Oh, but now China produces our cheap laptops and t-shirts. Suddenly our concerns about the human rights of their people have evaporated.
OTHER ZANINESS: Many have suggested that the real problem at Virginia Tech was that other students and professors were not
armed. What we really need, goes this line of reasoning, is more people carrying concealed weapons.
Columnist Cal Thomas made the argument that if the gunman had known that there might be people with guns who would stop him, he probably wouldn't have gone on his rampage.
Really? The gunman wanted
to die. He expected to die. What makes Thomas think that the threat of dying a few minutes earlier would stop him? His argument is just plain crazy on the face of it.
April 18, 2007
Anybody think we should check out the psychiatric background of people before they can stock up on guns and ammo? Anybody?
It says something about the gun politics in this country when the president feels he has to start his first statement after the Virginia Tech massacre with the phrase, "Although the president is committed to the right to bear arms..." How in the world did that phrase find its way to the beginning of a statement of sympathy to the victims of a shooting? I mean, were his handlers really worried that any sympathy expressed towards victims of a shooting might be interpreted as softness on the gun issue?
After relishing the train whistles from the Seattle ballpark over my stereo system, the thought occurred to me: If we can have webcams which broadcast live images over one's computer from all over the world, why can't their be web microphones which broadcast live sounds from famous locations? In stereo?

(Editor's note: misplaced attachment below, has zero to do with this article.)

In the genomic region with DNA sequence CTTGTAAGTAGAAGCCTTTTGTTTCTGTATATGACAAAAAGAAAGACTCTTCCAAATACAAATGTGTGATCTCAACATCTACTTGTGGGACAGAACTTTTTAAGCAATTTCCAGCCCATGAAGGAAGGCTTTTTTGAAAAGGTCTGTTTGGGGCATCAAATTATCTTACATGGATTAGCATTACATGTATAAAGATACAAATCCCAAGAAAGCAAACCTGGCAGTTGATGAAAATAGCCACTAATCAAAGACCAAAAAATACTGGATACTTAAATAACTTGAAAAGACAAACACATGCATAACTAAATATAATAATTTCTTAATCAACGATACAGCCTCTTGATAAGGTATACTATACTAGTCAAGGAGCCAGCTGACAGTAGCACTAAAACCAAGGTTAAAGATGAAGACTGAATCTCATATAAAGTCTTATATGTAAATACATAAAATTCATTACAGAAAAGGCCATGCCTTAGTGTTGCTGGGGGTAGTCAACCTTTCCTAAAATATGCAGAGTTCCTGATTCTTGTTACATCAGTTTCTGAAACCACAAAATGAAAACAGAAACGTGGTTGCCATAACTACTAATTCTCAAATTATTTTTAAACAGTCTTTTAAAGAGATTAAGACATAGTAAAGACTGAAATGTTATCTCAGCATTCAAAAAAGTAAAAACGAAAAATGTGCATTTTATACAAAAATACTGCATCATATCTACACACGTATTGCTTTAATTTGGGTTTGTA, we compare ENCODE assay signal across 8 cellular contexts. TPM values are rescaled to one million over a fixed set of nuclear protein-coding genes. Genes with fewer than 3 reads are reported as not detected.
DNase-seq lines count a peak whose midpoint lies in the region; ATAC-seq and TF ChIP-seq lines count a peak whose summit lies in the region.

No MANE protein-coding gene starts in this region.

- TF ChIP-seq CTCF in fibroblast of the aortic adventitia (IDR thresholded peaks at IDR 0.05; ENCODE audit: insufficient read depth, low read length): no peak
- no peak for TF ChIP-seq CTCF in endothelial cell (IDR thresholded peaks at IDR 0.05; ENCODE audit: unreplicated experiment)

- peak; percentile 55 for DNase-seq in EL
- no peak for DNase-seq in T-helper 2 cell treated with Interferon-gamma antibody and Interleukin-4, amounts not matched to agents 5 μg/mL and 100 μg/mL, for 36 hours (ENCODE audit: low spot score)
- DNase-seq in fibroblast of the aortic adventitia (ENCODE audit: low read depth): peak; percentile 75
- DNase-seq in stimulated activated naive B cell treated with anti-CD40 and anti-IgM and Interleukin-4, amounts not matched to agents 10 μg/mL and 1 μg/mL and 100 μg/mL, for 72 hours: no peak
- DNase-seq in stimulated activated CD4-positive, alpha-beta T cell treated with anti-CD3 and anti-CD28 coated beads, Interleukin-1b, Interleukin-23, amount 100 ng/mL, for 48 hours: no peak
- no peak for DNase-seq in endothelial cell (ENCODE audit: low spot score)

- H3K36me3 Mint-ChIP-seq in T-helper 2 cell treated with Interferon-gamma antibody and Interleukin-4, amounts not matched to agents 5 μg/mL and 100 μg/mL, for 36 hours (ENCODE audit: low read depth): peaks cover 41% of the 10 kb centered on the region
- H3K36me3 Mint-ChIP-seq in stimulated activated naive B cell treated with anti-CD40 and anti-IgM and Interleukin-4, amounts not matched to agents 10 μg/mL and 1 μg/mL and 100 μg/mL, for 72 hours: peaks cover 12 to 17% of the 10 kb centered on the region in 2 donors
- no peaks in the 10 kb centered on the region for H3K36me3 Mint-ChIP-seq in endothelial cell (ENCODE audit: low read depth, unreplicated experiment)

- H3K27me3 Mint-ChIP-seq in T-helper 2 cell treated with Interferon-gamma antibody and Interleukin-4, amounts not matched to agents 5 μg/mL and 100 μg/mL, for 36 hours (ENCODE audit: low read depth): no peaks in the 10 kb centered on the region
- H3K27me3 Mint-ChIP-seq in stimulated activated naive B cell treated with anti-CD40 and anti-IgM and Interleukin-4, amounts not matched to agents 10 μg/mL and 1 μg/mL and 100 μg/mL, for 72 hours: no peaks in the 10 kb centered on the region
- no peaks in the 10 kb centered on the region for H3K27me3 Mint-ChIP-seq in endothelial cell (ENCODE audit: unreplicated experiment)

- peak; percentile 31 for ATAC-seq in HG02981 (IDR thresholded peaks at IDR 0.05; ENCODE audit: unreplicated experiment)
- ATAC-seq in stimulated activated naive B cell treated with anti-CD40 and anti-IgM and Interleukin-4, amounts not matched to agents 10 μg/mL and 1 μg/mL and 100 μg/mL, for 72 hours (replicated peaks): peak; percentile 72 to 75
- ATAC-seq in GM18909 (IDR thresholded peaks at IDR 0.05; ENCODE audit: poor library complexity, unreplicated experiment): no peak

I envision turning on stereo sounds of Central Park, for example. Or a street in Shanghai. Or a zoo. Or a street market in Paris. Or the stock exchange. Just the sound, no commentary.
Perhaps this sort of thing already exists on the web. If anybody knows of such a service, please let me know.
Meanwhile, I will continue to think of places where I would like a live microphone piped into my house.
London Victoria Station, where the loudspeaker voice announces all of the trains in a most euphonious English accent. There would be train whistles there as well.
A race track in England where people are placing bets with bookies the old fashioned way, with chalkboards and hand signals.
A bar in New York City.
A hallway outside of a hearing room in Washington D. C.
City sounds from the top of the Empire State building.
A public square in Poland frequented by gypsy bands.
The interior of a European cathedral with an active choir which practices often.
Actually, if there were a microphone in Notre Dame cathedral in Paris on a Sunday, through all the services and organ concerts, I would be glued to my stereo.
The Arctic wildlife refuge in May.
Mea culpa. After blasting Silva all spring training and expressing my view that they should dump him, he is now the Twins best pitcher. Tonight, he is shutting down the Seattle Mariners. What a heartening story it would be if he could have a great season.